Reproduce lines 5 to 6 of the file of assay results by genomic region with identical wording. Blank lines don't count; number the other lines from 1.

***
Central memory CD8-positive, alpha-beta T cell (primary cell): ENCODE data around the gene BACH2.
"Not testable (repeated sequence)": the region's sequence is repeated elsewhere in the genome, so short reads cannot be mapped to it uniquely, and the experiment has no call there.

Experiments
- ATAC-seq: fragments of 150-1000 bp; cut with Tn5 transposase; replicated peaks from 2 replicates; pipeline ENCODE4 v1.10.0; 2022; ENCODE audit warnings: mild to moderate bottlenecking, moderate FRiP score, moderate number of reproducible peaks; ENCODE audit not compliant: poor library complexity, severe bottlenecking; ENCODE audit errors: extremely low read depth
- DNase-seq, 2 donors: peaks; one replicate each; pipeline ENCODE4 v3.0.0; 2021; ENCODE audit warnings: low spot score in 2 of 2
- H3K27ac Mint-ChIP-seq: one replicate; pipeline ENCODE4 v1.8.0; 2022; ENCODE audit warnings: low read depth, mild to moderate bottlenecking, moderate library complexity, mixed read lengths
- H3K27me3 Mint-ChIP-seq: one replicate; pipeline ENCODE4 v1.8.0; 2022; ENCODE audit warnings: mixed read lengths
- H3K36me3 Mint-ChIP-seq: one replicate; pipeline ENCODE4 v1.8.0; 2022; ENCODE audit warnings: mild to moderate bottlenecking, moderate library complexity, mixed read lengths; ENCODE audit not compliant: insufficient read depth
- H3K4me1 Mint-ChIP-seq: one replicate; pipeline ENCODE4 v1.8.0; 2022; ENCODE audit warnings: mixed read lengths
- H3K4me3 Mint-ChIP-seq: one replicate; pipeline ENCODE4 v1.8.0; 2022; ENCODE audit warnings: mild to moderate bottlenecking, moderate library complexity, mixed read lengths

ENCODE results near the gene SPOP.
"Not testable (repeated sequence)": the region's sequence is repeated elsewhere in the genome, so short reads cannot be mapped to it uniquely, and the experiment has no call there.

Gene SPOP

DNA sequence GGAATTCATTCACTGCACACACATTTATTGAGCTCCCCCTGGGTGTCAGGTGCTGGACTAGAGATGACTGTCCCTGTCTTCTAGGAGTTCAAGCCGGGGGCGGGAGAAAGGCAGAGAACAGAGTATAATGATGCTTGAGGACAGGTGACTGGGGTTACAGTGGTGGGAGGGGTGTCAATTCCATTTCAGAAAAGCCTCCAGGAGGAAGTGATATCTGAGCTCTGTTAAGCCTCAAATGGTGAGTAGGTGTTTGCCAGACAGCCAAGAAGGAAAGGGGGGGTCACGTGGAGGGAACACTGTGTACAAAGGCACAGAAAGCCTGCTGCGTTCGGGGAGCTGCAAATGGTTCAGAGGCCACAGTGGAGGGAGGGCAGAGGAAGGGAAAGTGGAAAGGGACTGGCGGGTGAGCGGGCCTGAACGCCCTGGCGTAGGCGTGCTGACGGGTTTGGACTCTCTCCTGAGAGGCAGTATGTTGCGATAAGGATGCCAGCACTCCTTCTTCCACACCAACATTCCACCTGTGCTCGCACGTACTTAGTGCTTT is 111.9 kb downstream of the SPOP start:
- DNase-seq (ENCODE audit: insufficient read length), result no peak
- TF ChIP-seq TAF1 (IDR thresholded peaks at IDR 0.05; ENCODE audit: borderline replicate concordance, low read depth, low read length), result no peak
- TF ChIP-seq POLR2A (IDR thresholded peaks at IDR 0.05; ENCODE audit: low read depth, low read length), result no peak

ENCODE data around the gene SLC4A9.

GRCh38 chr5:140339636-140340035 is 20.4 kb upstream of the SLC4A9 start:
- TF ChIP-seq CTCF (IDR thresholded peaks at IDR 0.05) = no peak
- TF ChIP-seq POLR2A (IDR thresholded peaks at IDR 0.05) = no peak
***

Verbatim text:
- DNase-seq, 2 donors: peaks; one replicate each; pipeline ENCODE4 v3.0.0; 2021; ENCODE audit warnings: low spot score in 2 of 2
- H3K27ac Mint-ChIP-seq: one replicate; pipeline ENCODE4 v1.8.0; 2022; ENCODE audit warnings: low read depth, mild to moderate bottlenecking, moderate library complexity, mixed read lengths